MFA works to support and enable freedom of expression and freedom of the media by providing training and capacity building journalists and convening media stakeholders’ roundtables for conversations and dialogue on the most pressing freedom of expression and freedom of media challenges. Through our programs, we equip journalists with the skills and knowledge they need to produce high-quality and informative content that serves the public interest.

As we celebrate International Press Freedom Day, MFA reiterates its commitment to promoting media freedom, pluralism and professionalism across East Africa. We recognize that freedom of expression is a catalyst for the enjoyment of all other human rights and that journalists and media are an essential cog in safeguarding our freedom of expression. This year’s celebrations comes against the backdrop of fighting in the Sudan and opposition protests in Kenya.

“Access to reliable official information is of critical importance during times of crisis. Trustworthy news and images may help protect civilians and contribute to diffusing tensions. Journalists are often the source of this information, but many times they’re also the target of the parties in a crisis, e.g., the recent attacks on journalists covering the opposition called demonstrations in Nairobi in March. Press freedom and freedom of expression demands that journalists’ safety be guaranteed by state and non-state actors alike at all times and especially during times of crisis such as now” Harrison Manga, country Director at MFA Says.

We call on governments, media stakeholders and civil society organizations to support and protect journalists’ work and promote a free, independent, and vibrant media landscape in Africa. This is the only way to safeguard freedom of expression and catalyze the enjoyment of all human rights by all.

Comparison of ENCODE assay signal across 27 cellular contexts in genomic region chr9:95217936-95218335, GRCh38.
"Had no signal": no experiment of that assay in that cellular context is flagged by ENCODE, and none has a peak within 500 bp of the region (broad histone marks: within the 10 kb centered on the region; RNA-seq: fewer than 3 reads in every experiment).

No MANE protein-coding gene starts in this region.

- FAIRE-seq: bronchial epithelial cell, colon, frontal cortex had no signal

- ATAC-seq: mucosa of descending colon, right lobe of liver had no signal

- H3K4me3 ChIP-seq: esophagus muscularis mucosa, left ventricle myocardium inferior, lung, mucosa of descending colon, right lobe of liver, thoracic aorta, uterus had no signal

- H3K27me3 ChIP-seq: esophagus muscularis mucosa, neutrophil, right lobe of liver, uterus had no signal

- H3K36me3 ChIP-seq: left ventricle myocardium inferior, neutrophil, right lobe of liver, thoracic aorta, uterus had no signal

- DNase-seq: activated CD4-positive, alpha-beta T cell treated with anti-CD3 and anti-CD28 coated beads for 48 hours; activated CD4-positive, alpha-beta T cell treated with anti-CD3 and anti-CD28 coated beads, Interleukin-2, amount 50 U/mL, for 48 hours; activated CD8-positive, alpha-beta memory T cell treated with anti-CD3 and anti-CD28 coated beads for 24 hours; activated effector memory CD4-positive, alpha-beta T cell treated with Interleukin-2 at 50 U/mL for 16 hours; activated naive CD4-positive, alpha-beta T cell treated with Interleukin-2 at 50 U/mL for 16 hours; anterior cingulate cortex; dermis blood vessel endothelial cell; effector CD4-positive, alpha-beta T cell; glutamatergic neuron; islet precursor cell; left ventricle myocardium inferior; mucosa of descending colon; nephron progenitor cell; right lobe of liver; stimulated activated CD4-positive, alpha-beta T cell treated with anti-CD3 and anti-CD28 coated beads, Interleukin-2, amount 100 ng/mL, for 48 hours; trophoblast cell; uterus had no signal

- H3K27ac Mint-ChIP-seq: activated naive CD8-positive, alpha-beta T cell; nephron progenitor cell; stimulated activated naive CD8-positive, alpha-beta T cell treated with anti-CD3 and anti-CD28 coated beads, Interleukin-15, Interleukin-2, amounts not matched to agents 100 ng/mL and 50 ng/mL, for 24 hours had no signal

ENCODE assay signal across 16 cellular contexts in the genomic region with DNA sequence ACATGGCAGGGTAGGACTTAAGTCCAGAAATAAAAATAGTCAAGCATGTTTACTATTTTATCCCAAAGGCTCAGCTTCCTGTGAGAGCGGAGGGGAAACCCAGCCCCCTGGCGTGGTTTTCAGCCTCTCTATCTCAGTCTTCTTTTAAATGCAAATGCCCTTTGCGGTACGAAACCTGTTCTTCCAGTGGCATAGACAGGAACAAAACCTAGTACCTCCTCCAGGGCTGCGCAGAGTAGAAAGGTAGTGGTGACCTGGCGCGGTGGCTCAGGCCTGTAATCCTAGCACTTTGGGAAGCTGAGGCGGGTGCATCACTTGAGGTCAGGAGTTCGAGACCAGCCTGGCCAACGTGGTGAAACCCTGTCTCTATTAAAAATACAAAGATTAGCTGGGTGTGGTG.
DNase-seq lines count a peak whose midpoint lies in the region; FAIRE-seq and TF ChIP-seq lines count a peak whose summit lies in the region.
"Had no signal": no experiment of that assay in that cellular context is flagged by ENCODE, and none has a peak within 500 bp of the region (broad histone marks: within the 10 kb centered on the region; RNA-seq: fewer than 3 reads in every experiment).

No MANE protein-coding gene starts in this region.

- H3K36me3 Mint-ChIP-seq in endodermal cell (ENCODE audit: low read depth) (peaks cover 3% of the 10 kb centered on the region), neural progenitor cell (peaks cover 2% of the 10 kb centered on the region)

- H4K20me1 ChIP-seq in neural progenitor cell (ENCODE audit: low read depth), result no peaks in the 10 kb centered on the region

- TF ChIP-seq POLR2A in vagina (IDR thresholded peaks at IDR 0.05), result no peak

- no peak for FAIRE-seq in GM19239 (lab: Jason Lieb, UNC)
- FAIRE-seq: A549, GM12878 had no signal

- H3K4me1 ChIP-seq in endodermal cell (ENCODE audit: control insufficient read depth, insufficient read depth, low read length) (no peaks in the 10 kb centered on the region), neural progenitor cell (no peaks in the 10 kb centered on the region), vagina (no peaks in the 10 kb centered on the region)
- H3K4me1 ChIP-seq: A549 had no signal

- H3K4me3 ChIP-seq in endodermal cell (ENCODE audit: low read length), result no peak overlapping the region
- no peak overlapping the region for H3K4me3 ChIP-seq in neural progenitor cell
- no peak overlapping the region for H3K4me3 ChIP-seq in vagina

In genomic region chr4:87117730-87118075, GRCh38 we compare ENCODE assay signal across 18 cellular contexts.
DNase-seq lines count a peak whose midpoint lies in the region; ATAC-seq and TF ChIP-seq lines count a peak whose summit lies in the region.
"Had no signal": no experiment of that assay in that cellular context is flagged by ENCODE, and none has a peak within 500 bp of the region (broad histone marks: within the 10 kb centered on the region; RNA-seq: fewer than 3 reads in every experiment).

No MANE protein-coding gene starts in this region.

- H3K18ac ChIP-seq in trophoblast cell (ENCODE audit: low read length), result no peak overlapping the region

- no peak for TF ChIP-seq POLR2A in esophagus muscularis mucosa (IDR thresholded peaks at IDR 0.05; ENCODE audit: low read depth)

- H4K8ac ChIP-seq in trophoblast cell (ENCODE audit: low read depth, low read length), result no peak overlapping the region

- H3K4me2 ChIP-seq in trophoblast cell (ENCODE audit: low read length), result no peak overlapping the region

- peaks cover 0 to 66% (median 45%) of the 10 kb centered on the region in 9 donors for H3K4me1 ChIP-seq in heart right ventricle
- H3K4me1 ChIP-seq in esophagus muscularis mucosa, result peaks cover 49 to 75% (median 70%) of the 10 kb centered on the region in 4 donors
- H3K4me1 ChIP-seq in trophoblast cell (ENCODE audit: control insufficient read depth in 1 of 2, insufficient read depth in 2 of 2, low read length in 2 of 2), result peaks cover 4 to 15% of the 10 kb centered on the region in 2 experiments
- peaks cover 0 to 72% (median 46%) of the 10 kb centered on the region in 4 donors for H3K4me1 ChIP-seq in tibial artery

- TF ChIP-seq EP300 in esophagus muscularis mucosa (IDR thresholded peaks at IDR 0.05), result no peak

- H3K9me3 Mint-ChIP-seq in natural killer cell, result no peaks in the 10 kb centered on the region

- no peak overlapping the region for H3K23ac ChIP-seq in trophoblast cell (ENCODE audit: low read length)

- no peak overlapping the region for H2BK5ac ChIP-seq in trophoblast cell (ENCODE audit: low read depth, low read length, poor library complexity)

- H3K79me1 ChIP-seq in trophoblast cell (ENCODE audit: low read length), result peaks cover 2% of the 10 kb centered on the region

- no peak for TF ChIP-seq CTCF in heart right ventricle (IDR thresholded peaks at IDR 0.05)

Media Monitoring Report Launch: Advancing Gender Equality in Political News Coverage

Wamunyu, W. & Maleche, H. Gender and Media in Kenya speaks at the launch of the media monitoring event held at Jacaranda Hotel in Westland on April 28 2023.

A recent media monitoring report launched by Wambui Wamunyu reveals a significant gender gap in political news coverage, with women being underrepresented as political news sources, content producers, and analysts. The report highlights the need for more diverse and inclusive media coverage and provides recommendations for achieving gender equality in politics.

The media monitoring report launch event, which took place on April 28, was attended by esteemed guests, including media representatives, politicians, civil society activists, and gender equality advocates. The report, which analyzed media coverage of political news over the past Kenya general elections, revealed that women are vastly underrepresented in political news coverage.

According to the report, about 40% of political news sources were women, and female experts and analysts were also underrepresented. Additionally, the report found that women’s perspectives were often marginalized, with their voices and opinions not given equal weight as those of their male counterparts.